Coin Collecting is a Dirty Business: Making the Most of Your Metal Detector

Coin Collecting is a Dirty Business: Making the Most of Your Metal Detector

Did you know that coin values are always changing?  In fact, coin values change quite frequently; often for the better!  This makes coin collecting not only fun, but also quite a lucrative hobby.  That’s not so if you have to buy all of your prized coins for full price though.

If, however, you find the coins yourself, you can build quite a valuable collection.  But how?  One of the best ways to find your own coins is by unearthing them yourself with a metal detector.  Metal detecting for coins gets you up and moving, outside, and, best of all, you’re the first one to find the coin since it was lost thereby gaining the ability to enjoy its full value.

Not only that, hunting for coins with a metal detector is exciting. You never know what you may find out there in the dirt.  If you’re lucky, it may just be that rare Bust Half Dollar, or 3 Cent Piece!  With that in mind, here’s some information tol fill you in on what equipment you’ll need to get started and how to protect the coins once you find them.

First and foremost, finding rare and valuable coins requires the right metal detector.  The best metal detector features for coin shooting include a built in pinpointer to help you zero in on smaller targets like coins, a medium search coil which will allow you to find the smallest items at the deepest depths possible, and a manual ground balance control to aid in filtering out trash signals.  From here you’ll want to consider features like audio and/or visual target identification, the weight and configuration of the machine, along with other more personal preferences like these.  Be sure to read the article entitled “What are the best metal detectors for finding coins?” for some great advice on equipment selection.

In addition to your metal detector, you’ll also want to invest in a few accessories.  Having the right tools along helps prevent damage to your finds as well as the land you’re digging in.  When out metal detecting, it’s important to keep the land you’re searching in the way you found it.  Part of this is filling in the holes you make and replacing the sod; which is easier done when it’s dug up with the proper tools.  Moreover, if you start digging up your targets with large tools you could damage them.  We all know condition is everything when it comes to antiques, coins included, so using smaller, more precise metal detector digging tools like a serrated digging knife, trowel, and compact T handle shovel are recommended.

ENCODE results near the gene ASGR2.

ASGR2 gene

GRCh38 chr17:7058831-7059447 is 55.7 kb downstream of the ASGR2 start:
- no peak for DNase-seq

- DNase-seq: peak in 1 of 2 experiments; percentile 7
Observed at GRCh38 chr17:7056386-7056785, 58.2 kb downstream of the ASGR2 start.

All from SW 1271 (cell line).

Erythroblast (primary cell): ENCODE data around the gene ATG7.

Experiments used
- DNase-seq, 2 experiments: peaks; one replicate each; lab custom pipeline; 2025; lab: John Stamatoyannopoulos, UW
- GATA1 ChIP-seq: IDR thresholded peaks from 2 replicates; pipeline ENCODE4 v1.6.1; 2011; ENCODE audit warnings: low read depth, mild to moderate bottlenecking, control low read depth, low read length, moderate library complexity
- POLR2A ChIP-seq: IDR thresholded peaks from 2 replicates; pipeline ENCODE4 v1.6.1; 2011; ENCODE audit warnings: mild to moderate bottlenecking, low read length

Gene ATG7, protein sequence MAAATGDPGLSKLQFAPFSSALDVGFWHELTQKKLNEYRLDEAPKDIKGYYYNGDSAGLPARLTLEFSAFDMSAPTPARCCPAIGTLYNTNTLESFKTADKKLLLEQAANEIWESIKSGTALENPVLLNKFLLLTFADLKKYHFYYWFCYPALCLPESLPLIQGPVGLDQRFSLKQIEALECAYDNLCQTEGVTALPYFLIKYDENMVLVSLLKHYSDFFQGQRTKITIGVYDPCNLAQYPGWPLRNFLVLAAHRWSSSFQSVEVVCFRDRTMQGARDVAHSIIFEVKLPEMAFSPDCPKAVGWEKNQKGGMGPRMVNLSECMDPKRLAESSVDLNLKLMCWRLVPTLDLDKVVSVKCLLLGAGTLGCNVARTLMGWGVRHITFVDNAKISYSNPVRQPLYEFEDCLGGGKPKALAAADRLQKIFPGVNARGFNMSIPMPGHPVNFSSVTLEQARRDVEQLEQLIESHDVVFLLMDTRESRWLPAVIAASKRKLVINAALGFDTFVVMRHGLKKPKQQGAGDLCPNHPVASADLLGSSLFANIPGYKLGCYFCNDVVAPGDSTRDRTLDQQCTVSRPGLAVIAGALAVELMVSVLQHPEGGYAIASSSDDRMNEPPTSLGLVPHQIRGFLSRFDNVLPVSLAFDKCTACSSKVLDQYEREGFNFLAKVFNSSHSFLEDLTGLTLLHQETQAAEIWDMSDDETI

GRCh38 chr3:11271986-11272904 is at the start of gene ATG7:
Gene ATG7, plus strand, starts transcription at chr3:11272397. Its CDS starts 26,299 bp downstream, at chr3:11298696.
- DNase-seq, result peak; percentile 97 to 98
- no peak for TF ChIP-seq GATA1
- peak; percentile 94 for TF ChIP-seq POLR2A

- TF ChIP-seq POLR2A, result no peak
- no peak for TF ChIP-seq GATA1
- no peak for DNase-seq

Last, but definitely not least, you’ll want some protective cases to keep your treasures safe until you can get them home and are able to clean them properly.  Although it’s hard, and you’ll want to rub that dirt off at least just to see the date, don’t!  Instead, place the item in a bag or bottle, then into your protective carrying case to avoid scratching or any other damage.

If you’re not sure how to properly clean your coins and you think they’re valuable, take them to a professional.  Otherwise, a soak in warm water is generally the best advice.  A soft toothbrush, Q-tips, and some gentle dish soap will remove the rest. Then, once all that dirt is off, you can learn more about your finds, investigate coin values, and see just how your metal detecting adventure paid off.  

So, get out there and get into the dirty business that is coin collecting so you can find those rare coins and other unique treasures with your metal detector that have been lost to us all for way too long.

 

 

Michael Bernzweig manages and writes on behalf of MetalDetector.com.

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There are 3 comments for this article
  1. ken ward at 2:35 am

    I enjoy reading the stories. Please keep them coming. I am laid up right now and I sit and read.. Thank you very much… KEN

  2. Coin Collector at 5:52 am

    I have had a heap of luck finding coins ever since I moved to using my new Garrett AT Pro. Previously I was using the Ace 350 and had moderate success, so I am glad I made the change.

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